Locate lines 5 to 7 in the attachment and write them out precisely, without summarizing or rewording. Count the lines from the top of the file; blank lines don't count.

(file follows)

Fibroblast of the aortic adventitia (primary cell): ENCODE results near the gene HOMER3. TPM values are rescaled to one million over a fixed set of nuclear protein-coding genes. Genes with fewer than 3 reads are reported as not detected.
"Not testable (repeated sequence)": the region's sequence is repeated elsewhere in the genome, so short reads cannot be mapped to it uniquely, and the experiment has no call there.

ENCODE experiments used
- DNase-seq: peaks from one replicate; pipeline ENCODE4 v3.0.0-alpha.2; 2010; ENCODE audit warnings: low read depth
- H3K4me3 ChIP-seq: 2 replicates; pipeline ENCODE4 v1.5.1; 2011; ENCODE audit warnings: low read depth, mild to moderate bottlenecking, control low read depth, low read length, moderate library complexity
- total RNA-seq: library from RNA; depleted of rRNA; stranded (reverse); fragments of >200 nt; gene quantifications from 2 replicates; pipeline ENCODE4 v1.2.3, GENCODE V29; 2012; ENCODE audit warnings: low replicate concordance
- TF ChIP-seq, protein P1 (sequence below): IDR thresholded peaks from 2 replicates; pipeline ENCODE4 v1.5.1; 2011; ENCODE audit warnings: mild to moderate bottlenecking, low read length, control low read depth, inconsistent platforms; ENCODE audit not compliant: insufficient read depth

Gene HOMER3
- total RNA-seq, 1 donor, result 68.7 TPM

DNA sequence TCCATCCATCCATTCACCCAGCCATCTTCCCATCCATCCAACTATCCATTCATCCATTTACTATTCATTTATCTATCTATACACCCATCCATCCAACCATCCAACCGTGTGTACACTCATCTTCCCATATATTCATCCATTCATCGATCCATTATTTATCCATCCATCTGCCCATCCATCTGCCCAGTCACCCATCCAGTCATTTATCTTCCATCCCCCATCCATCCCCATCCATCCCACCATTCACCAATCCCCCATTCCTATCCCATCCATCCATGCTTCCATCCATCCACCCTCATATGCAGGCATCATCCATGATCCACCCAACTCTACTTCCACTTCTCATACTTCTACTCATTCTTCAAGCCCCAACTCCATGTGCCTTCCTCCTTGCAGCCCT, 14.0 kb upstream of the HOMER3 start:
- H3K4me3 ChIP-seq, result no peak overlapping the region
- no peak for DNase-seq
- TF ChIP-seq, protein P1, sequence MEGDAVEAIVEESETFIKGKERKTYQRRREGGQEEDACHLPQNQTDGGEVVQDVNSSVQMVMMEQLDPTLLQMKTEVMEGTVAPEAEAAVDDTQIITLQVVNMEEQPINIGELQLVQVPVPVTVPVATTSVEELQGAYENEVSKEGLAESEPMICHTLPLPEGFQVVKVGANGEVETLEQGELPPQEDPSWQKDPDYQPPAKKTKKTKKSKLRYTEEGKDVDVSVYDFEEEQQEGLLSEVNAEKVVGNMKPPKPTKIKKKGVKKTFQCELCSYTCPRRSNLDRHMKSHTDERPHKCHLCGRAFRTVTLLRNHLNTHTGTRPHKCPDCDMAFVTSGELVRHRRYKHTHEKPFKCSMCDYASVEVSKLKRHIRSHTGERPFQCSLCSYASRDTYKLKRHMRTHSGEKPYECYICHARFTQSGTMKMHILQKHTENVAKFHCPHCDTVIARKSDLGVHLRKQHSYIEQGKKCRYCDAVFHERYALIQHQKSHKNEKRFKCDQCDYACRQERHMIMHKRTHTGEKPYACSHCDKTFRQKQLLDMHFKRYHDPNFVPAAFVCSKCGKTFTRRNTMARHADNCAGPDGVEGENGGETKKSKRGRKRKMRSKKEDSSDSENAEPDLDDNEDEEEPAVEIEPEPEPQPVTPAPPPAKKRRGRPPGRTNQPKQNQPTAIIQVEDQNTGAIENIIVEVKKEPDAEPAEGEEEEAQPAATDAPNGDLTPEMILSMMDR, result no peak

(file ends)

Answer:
- H3K4me3 ChIP-seq: 2 replicates; pipeline ENCODE4 v1.5.1; 2011; ENCODE audit warnings: low read depth, mild to moderate bottlenecking, control low read depth, low read length, moderate library complexity
- total RNA-seq: library from RNA; depleted of rRNA; stranded (reverse); fragments of >200 nt; gene quantifications from 2 replicates; pipeline ENCODE4 v1.2.3, GENCODE V29; 2012; ENCODE audit warnings: low replicate concordance
- TF ChIP-seq, protein P1 (sequence below): IDR thresholded peaks from 2 replicates; pipeline ENCODE4 v1.5.1; 2011; ENCODE audit warnings: mild to moderate bottlenecking, low read length, control low read depth, inconsistent platforms; ENCODE audit not compliant: insufficient read depth